San Diego Comic-Con is the parable of the blind men and the elephant. It’s the Mirror of Erised. It’s the cave on Dagobah—what is in there is what you take with you. It is huge, it is sprawling, it contains multitudes, its name is Legion.
It’s been a few days and I’ve put a few more nights of actual sleep between me and the convention. I still have one more thing I want to write up—the best panel that I went to there, and why you should be reading Saga if you aren’t already—but I wanted to go ahead and get some thoughts on the whole business out there before the con hangover completely fades away and while the memories are still reasonably fresh.
This year, I picked and chose across a wide variety of things with a particular focus on panels that seemed likely to generate interesting conversations, as you’ve probably gathered from my previous posts. Unlike years past, I never did make it into Hall H, not even for a bit; nor did I go to any of the big TV panels. Hall H has become its own adventure in which getting in line at 10 pm the night before is the new normal. At my age, I want neither to stand in line for 12 hours, nor to be in a room all day with a crowd that has been standing, sitting, and sleeping on the sidewalk for 12 hours. Sometimes I like to tell SDCC newcomers about how in 2005, I walked into the hall to see the V For Vendetta panel about twenty minutes before it began. It seems like a distant legend.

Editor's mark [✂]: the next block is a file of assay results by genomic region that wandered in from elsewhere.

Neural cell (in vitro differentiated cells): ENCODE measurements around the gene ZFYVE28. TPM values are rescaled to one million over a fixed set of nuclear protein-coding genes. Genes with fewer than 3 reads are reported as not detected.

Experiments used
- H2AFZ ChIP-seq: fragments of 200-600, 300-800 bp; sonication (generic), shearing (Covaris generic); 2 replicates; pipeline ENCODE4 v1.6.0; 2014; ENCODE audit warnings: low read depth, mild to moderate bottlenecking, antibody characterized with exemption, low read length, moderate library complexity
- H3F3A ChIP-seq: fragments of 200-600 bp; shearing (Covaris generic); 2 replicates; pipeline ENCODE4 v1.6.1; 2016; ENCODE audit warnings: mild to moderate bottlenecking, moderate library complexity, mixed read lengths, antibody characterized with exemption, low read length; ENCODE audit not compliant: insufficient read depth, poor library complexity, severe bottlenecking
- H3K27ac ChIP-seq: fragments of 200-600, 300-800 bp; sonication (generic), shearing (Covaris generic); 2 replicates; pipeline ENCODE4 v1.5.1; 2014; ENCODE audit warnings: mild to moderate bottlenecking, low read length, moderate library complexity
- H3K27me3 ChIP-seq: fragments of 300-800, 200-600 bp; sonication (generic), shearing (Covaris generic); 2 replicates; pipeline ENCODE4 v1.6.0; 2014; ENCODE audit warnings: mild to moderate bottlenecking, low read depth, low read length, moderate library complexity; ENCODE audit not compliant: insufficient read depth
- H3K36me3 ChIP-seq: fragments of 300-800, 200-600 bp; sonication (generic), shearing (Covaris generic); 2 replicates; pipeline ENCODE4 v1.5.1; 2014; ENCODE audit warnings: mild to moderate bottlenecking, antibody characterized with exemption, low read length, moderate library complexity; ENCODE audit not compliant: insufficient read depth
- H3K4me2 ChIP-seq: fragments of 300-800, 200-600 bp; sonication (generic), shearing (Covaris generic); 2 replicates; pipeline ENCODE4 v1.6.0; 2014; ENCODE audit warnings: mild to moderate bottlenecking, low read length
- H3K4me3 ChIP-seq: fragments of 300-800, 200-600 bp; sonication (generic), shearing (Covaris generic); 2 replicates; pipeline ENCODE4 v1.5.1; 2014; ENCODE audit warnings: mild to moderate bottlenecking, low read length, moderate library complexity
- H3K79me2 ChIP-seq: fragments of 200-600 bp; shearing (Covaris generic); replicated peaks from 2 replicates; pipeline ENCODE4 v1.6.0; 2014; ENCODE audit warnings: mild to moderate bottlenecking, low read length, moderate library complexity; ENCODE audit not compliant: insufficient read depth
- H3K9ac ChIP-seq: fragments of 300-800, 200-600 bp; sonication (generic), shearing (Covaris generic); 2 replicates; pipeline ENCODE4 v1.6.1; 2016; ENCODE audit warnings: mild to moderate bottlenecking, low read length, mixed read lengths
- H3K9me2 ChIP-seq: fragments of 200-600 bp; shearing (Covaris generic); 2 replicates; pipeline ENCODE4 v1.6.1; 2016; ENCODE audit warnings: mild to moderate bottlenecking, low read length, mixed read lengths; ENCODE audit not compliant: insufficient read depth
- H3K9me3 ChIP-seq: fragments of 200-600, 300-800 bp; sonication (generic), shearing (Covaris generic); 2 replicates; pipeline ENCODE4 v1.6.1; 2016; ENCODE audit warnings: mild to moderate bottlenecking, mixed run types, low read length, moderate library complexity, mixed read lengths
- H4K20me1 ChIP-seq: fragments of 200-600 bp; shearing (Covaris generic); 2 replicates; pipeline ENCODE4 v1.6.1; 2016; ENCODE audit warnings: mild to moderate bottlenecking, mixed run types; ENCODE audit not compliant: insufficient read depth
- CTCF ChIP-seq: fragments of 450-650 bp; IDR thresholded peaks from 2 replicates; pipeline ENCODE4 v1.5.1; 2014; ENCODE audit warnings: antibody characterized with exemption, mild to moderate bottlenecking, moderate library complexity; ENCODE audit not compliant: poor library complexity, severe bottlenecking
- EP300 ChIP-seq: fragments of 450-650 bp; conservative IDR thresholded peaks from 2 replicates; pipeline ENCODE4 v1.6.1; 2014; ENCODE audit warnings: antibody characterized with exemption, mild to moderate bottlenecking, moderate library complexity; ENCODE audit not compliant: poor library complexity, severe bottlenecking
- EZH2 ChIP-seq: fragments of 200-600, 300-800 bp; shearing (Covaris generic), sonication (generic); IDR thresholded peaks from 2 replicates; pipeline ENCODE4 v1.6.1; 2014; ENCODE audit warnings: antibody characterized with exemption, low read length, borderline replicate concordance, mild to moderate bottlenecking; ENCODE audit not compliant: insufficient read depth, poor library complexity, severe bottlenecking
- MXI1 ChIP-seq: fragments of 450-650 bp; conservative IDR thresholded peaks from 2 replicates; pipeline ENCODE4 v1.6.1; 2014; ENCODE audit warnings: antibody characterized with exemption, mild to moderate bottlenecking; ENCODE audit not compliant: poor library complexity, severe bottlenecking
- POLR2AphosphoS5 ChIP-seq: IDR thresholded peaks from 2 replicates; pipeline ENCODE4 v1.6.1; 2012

In general, the strategy of negotiating any SDCC line, even for the smaller events, seems to have become more baroque than it used to be. If you want to see the spotlight on Brian K. Vaughan, do you stake out your place in the room one panel in advance? Two? How many people are in 25ABC for Gargoyles and how many have been there for an hour already waiting for Fight Club, which doesn’t start for another hour and a half? Is the line out to the patio for 6A composed of people who want to see George R. R. Martin and a number of other fantasy writers of note, or is it fans of Norman Reedus? (It turned out to be the latter, for what it’s worth.) Unless your interests are fairly esoteric, you can’t be all that confident that you can simply sail into a room five minutes before the hour.
For some years now, events have spilled out into the parking lots, galleries, and empty spaces around the convention center, and though the Peak Scott Pilgrim days are no more, there’s still a fair bit of extravagance about—the Assassin’s Creed: Unity obstacle course; the Vikings village; the “interactive zone” at Petco Park where Reedus, Martin, and VFX designer Greg Nicotero presided over a cosplay contest sponsored by Courtyard by Marriott. And there was also the one of the two ridiculously long lines of the weekend to which I did subject myself: the Game of Thrones “Survive the Realm” exhibit, the one where, if you were one of the first dozen or so people in line, you could get a free permanent tattoo. I was not in that group, though I did speak to a few of them; one couple there Sunday morning was actually back for a second time—having gotten Stark direwolves before, they were considering Targaryen dragons next (which seemed to be the two most popular choices all around). Tattoos aside, the whole business is no more or less absurd than any other happening in or around the convention center: five hours in a line for a walk through an exhibit of costumes and special effects, an Oculus Rift VR tour of the Wall, and a chance to get your photograph taken on the Iron Throne. Also a t-shirt; always the free t-shirt. Did I pass up the photo-op and the shirt? Did I hell.